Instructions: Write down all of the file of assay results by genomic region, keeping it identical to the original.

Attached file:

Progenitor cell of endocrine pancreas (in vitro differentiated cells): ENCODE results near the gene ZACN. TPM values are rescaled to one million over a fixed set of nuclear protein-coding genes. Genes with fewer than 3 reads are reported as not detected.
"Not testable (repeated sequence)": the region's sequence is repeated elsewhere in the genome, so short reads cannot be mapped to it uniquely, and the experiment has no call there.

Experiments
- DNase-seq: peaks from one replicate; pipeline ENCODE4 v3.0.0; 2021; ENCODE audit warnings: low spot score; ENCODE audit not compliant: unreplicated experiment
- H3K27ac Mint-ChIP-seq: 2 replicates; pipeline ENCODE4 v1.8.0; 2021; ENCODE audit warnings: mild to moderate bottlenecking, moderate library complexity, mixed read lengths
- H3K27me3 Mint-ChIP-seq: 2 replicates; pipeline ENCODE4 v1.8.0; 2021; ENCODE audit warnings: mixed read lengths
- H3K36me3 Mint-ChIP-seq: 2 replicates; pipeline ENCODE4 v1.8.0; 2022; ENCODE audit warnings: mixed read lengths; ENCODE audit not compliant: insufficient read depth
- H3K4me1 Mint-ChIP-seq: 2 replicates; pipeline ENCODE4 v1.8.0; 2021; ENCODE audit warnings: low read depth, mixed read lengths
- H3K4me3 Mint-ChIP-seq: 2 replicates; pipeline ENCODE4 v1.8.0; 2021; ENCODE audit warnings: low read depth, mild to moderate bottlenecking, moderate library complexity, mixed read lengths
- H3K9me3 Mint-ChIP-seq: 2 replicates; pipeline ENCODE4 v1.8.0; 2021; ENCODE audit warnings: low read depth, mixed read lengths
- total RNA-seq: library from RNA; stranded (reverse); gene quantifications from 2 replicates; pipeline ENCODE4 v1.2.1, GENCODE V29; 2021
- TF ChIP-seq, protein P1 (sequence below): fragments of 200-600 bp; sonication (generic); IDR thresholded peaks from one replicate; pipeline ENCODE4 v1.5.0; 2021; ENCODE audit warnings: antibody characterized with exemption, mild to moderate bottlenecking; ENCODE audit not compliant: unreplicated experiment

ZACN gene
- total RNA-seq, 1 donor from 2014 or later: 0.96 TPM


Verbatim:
Progenitor cell of endocrine pancreas (in vitro differentiated cells): ENCODE results near the gene ZACN. TPM values are rescaled to one million over a fixed set of nuclear protein-coding genes. Genes with fewer than 3 reads are reported as not detected.
"Not testable (repeated sequence)": the region's sequence is repeated elsewhere in the genome, so short reads cannot be mapped to it uniquely, and the experiment has no call there.

Experiments
- DNase-seq: peaks from one replicate; pipeline ENCODE4 v3.0.0; 2021; ENCODE audit warnings: low spot score; ENCODE audit not compliant: unreplicated experiment
- H3K27ac Mint-ChIP-seq: 2 replicates; pipeline ENCODE4 v1.8.0; 2021; ENCODE audit warnings: mild to moderate bottlenecking, moderate library complexity, mixed read lengths
- H3K27me3 Mint-ChIP-seq: 2 replicates; pipeline ENCODE4 v1.8.0; 2021; ENCODE audit warnings: mixed read lengths
- H3K36me3 Mint-ChIP-seq: 2 replicates; pipeline ENCODE4 v1.8.0; 2022; ENCODE audit warnings: mixed read lengths; ENCODE audit not compliant: insufficient read depth
- H3K4me1 Mint-ChIP-seq: 2 replicates; pipeline ENCODE4 v1.8.0; 2021; ENCODE audit warnings: low read depth, mixed read lengths
- H3K4me3 Mint-ChIP-seq: 2 replicates; pipeline ENCODE4 v1.8.0; 2021; ENCODE audit warnings: low read depth, mild to moderate bottlenecking, moderate library complexity, mixed read lengths
- H3K9me3 Mint-ChIP-seq: 2 replicates; pipeline ENCODE4 v1.8.0; 2021; ENCODE audit warnings: low read depth, mixed read lengths
- total RNA-seq: library from RNA; stranded (reverse); gene quantifications from 2 replicates; pipeline ENCODE4 v1.2.1, GENCODE V29; 2021
- TF ChIP-seq, protein P1 (sequence below): fragments of 200-600 bp; sonication (generic); IDR thresholded peaks from one replicate; pipeline ENCODE4 v1.5.0; 2021; ENCODE audit warnings: antibody characterized with exemption, mild to moderate bottlenecking; ENCODE audit not compliant: unreplicated experiment

ZACN gene
- total RNA-seq, 1 donor from 2014 or later: 0.96 TPM